Rather than a full on preview for each player on the roster this year we will be attempting to focus on one question that will determine how the player might fit on the team. The questions aren’t designed to carry either a positive or negative connotation, just really suss out how the roster is built. We’ll start with the freshman and build on to the players everyone knows.
When Xavier needed a bucket last season, they looked one place. Whether that was a dominant performance against UConn and Adama Sanogo or the winning bucket in the NIT championship, Jack Nunge was the man for Xavier when they needed one. He did everything for the Musketeers, up to and including being the 18th most efficient player in the nation offensively.
Throw in some elite rebounding and shot blocking and you have a complete player. Complete and “the best” are different things, though. The best player on a team can’t just be a good player, he has to lead, be on the floor a lot, and be willing to defer or take over as the situation dictates.
To the first thing, there is no question that Nunge stepped into the leadership void left by Paul Scruggs’ injury. Jack isn’t a loud guy by nature and doesn’t appear given to extreme displays of emotion, but his teammates gravitate to him on dead balls and in stoppages. Your typical leader? No. A leader? Yes.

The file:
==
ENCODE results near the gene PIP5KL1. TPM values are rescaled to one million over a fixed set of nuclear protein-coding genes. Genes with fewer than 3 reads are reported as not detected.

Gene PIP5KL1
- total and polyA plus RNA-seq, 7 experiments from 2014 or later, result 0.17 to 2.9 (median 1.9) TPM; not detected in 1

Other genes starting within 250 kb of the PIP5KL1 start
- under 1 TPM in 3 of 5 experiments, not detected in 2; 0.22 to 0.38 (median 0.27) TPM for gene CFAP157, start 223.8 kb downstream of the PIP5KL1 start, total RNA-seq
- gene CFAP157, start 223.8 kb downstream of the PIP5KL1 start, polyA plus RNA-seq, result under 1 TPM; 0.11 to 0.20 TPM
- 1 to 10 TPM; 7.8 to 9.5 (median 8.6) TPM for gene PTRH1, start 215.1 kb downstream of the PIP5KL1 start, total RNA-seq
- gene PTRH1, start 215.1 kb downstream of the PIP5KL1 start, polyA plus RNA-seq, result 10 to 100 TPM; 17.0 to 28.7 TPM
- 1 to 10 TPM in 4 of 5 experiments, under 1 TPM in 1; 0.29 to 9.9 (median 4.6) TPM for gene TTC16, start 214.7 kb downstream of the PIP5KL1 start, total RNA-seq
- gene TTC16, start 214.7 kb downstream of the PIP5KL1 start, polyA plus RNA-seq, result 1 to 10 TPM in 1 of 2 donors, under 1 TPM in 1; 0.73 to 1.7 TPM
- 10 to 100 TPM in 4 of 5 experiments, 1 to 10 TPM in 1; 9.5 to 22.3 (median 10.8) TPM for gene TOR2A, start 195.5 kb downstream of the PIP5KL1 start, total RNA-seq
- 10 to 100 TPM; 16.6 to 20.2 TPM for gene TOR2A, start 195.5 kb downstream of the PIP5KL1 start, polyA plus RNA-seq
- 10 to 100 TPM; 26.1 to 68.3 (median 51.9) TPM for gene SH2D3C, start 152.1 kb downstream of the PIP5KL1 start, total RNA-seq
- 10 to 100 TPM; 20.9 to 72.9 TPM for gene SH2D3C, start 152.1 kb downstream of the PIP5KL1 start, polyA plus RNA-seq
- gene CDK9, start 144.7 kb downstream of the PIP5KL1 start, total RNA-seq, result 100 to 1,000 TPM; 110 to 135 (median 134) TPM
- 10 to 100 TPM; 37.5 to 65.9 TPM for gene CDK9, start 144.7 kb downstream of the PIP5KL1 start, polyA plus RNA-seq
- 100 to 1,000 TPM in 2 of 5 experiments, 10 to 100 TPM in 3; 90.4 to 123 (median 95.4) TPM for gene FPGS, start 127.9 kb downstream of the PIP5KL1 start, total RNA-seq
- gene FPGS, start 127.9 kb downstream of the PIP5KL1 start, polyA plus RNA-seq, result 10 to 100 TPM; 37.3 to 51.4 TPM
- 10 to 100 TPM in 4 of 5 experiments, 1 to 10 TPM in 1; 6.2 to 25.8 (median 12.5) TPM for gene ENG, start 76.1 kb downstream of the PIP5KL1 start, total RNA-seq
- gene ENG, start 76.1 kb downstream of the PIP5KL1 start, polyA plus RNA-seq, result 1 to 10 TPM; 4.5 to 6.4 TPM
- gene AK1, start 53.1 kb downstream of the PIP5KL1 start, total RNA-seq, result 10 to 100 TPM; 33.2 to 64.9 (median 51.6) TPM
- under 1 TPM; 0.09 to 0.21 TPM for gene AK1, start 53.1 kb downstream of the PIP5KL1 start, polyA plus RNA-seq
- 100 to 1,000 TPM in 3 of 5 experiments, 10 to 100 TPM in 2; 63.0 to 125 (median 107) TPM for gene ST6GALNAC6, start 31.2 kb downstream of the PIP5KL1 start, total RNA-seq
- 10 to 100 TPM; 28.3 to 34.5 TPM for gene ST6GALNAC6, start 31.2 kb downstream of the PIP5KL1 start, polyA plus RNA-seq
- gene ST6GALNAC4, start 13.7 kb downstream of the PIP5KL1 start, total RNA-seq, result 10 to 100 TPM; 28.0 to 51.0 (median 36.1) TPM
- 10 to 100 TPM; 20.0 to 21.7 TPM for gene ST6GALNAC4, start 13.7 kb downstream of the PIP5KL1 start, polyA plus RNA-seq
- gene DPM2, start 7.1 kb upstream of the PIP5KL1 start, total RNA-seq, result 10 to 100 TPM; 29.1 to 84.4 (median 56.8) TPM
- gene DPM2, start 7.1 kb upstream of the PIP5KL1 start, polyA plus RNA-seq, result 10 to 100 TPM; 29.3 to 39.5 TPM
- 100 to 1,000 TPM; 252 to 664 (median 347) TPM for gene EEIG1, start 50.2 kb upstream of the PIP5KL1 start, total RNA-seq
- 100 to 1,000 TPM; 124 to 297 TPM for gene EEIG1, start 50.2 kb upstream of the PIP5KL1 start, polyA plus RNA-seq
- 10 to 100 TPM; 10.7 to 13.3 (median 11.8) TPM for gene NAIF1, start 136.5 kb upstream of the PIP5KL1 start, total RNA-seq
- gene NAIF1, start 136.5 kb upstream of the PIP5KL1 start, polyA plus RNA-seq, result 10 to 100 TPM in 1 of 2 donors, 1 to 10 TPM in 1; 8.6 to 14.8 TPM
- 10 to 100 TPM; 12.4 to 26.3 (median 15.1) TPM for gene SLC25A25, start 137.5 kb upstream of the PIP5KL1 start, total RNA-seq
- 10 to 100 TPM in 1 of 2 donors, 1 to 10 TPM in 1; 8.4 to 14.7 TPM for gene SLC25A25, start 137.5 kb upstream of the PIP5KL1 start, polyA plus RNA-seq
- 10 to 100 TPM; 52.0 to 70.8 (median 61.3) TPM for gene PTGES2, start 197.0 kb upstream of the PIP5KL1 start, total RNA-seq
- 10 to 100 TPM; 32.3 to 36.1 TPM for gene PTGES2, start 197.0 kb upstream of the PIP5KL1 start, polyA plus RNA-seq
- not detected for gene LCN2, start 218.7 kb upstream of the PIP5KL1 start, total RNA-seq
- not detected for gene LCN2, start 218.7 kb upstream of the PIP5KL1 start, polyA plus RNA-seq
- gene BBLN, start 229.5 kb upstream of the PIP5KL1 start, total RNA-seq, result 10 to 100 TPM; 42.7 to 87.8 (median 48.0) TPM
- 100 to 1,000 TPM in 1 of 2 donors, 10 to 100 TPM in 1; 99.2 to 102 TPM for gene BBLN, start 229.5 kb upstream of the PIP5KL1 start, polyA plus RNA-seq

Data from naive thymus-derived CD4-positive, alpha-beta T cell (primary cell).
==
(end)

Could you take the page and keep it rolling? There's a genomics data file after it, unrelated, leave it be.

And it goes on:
Last season Nunge was one of only two Musketeers (Dwon Odom) to play in all 36 games. He played the third most minutes on the team (only Colby Jones returns with more) and increased his minutes share from 27.8% in his last season in Iowa to 65.1% for the season and 71.7% on conference play. Despite being a big with a history of serious injury, Nunge answered the bell all season for the Musketeers.
Finally, he made the biggest shot of the season. Between the 2:02 mark when Colby Jones made a jumper and Nunge’s game winner, Xavier had misses from Adam Kunkel and Zach Freemantle. When it came time to win the game, it was Nunge who got the ball and got the job done. Best players don’t shrink from big moments.
The knock on Nunge would be that he’s not going to break someone down and get his own shot. You can’t throw him the ball at the top of the key and let him go get his. That isn’t his game and Xavier doing that would make them a worse team. For people used to LeBron, Kobe, Tu Holloway, and other real killers getting the ball and getting theirs, Nunge is a different animal. He’s reliant on others to get him in the spot to do his work.
How you judge Xavier’s best player depends on what you want. Colby Jones is more the prototype and he’s a great player. Jack Nunge is efficient and excellent. Any team would be lucky to have either. Xavier has both.